Such a nerd! But you will always go back to well, what is the evidence and what's strange about play is that for centuries, it's been talked about - from very big thinkers like Piaget Vygotsky have said, play is so central, it's so important to children's wellbeing, their development.

And yet, we actually don't have a huge body of rigorous research on it, which is why I'm so fascinated by it and working in this field.

So, we have this sense that it's important and anybody who works with young children, who parents , or an auntie or uncle will see that play is that again, it's that space where children feel respected, heard or listened to in their/on their terms.

So play doesn't have an agenda, real play, that's how we define it. You know, it's intrinsically motivating. It's fun. So, nobody else is setting that for children so they're exploring, they're learning, they're happy. And when we're happy, we learn.

So I think that's one of the reasons why it's become it, people believe in it now, you know, and we are putting children more central than we ever have, which is wonderful to see and I think we're actually doing a super job in Ireland's now in putting children first.

So play is often couched in a rights based perspective and when we actually put children first we have to look at what is meaningful for them, what is good for them.

And obviously, children are educated and taught and that's really important to do all of those things once they enter school, but children enter school quite young, so there's this transition from the early childhood education, which is outside of formal schooling, which is entirely play based curriculum, and then that being brought into the primary schools increasingly. So it's a little bit complex. I'm not sure if we want to get into that in the podcast…

Louise:
I'm actually when you were talking there, I suppose about that Ireland’s doing really well, I was, I was curious to sort of know, like, where we would be in, you know when you said there about starting school early, is it Germany that they don't start till they're six?

Sinead:
I think so.

Louise:
Yeah,

Sinead:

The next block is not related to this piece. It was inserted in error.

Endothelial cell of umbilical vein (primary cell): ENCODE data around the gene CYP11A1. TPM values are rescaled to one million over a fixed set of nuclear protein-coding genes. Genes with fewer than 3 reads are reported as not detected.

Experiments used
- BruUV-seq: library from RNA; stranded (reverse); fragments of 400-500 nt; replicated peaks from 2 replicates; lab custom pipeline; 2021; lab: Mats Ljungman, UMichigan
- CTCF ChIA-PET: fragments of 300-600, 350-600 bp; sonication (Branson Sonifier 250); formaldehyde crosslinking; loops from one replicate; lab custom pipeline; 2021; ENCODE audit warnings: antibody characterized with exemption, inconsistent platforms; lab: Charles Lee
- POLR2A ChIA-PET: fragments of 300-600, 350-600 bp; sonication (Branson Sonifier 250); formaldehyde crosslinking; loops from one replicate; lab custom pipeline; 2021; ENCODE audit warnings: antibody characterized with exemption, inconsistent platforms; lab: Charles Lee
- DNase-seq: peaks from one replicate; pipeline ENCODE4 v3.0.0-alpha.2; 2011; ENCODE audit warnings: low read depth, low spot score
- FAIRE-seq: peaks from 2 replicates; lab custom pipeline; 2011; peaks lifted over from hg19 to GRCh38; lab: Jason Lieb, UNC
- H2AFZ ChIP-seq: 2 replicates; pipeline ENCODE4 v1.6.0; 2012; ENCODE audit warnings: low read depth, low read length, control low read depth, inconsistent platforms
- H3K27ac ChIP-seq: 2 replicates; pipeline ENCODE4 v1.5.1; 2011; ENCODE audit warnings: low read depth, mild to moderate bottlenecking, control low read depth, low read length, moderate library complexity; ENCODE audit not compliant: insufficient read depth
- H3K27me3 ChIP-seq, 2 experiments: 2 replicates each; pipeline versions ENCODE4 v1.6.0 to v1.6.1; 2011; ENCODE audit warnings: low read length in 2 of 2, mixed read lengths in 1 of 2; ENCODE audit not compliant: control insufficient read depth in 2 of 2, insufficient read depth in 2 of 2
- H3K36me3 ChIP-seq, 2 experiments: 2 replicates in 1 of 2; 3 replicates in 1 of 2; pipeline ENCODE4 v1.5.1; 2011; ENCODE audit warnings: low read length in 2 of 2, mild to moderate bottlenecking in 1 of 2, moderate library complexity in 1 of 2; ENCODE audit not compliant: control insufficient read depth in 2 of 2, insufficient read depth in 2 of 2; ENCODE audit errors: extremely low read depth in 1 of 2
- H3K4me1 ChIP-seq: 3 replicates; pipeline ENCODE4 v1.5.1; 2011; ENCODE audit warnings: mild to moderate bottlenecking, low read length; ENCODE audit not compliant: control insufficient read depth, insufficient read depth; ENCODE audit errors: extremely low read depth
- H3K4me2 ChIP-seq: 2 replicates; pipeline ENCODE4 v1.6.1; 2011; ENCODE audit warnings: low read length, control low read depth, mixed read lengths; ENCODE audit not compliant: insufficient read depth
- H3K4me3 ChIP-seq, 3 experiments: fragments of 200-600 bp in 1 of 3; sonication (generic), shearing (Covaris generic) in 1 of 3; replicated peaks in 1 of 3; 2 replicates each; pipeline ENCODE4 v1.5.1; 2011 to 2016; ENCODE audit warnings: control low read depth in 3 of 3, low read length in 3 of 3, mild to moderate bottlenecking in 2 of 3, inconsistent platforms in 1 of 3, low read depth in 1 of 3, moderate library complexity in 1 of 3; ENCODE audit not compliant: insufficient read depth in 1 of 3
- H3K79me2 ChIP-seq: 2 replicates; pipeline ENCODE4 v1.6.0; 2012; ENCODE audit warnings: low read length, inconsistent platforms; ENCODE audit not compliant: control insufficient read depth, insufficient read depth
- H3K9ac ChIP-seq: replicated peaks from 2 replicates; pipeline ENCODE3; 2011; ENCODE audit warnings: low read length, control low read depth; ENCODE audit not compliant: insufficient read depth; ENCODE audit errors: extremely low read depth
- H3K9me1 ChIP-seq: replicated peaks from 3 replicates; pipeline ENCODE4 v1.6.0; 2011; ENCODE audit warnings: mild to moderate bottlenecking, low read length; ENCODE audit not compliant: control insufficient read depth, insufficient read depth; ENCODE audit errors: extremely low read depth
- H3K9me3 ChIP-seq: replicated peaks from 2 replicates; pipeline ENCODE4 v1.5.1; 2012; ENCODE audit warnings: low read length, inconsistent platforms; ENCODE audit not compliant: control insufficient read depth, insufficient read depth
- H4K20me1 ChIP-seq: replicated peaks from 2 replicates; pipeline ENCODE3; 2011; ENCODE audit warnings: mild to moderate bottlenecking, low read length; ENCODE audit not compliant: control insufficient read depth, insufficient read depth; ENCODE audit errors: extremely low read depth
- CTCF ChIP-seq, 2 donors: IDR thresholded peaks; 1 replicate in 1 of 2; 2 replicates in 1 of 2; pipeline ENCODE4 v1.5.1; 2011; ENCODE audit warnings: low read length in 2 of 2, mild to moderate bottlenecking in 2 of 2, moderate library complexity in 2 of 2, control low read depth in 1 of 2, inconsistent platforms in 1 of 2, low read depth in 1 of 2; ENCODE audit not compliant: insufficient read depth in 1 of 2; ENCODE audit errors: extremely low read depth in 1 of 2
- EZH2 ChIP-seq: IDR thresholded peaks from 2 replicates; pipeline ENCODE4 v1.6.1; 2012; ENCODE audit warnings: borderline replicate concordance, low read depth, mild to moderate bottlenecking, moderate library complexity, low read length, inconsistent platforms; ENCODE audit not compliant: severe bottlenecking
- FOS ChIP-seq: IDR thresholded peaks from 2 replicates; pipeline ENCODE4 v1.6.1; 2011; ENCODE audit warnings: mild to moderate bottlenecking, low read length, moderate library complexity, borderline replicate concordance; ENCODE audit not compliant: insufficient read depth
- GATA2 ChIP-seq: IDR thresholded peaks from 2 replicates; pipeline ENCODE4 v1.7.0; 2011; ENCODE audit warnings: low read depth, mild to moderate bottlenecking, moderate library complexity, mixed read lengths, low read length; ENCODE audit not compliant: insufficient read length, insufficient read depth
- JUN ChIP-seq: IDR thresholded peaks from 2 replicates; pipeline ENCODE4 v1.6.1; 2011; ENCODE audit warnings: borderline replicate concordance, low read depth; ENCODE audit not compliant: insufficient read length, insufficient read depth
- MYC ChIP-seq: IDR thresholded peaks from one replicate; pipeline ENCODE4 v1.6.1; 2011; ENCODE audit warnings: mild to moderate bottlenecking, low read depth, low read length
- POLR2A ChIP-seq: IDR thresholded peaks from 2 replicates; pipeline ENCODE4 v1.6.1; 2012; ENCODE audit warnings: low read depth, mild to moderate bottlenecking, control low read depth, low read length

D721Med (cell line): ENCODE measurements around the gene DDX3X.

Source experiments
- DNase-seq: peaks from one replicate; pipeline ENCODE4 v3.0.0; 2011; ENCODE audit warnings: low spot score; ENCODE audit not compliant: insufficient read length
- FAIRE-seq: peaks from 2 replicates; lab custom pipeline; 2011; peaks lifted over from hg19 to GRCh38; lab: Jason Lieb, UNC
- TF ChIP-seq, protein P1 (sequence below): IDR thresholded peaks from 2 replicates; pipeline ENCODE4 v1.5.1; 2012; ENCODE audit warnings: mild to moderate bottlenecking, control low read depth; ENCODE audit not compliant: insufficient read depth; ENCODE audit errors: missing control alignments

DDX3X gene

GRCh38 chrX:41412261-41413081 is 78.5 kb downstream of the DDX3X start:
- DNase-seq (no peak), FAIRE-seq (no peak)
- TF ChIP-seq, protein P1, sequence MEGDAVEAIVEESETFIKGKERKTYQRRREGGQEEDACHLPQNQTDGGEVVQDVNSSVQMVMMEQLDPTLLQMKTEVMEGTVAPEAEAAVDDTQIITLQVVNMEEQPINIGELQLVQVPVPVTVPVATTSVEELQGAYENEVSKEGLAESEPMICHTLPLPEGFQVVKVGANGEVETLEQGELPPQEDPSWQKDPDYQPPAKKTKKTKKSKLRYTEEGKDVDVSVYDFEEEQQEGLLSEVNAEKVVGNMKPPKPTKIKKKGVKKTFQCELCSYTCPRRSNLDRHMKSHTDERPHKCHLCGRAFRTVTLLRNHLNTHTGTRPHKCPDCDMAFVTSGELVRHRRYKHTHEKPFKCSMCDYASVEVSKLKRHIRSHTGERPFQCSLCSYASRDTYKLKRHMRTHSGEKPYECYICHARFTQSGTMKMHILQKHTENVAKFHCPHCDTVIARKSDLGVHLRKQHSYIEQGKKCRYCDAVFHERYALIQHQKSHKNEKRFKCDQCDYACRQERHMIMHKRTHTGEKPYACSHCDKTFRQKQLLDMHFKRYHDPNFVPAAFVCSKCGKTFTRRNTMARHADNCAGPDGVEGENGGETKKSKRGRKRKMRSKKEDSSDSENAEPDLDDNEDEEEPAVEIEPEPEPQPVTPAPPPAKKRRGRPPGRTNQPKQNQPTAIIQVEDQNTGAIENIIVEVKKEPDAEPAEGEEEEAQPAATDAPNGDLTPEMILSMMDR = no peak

Certainly, it's Scandinavian countries, I guess it's much… I was in Norway recently and certainly, they take the approach of leaving the more formal schooling ‘til later, children are educated, there's early childhood education, but it's not in the same way of starting the primary school and it's entirely play based as well.

But children are learning that, that's the key to this. It's just being very responsive and lead by children.

We bring our knowledge and what we can around the environment, and we create the environment that will support children.

But really, we have to recognise where they are, I suppose developmentally, and also what, what is, what is valuable and this idea of putting children into very formal environments very early on, it hasn't been shown to, to, to benefit them in the long run.

But that's, that's, I think, for another day... But what we have found in Ireland is, during the pandemic, I mean, we had quite a long lockdown and then the summer breaks, so children were out of school for six months, which, obviously, some circumstances are different for children, depending on whether parents could be with them at home, and parents may have lost their jobs, it very, very challenging time,

Louise:
Yes, very stressful for a lot of people.

Sinead:
And one of the, during difficult times or major disasters, one of the things that we know, psychologically, in the literature that helps children is play.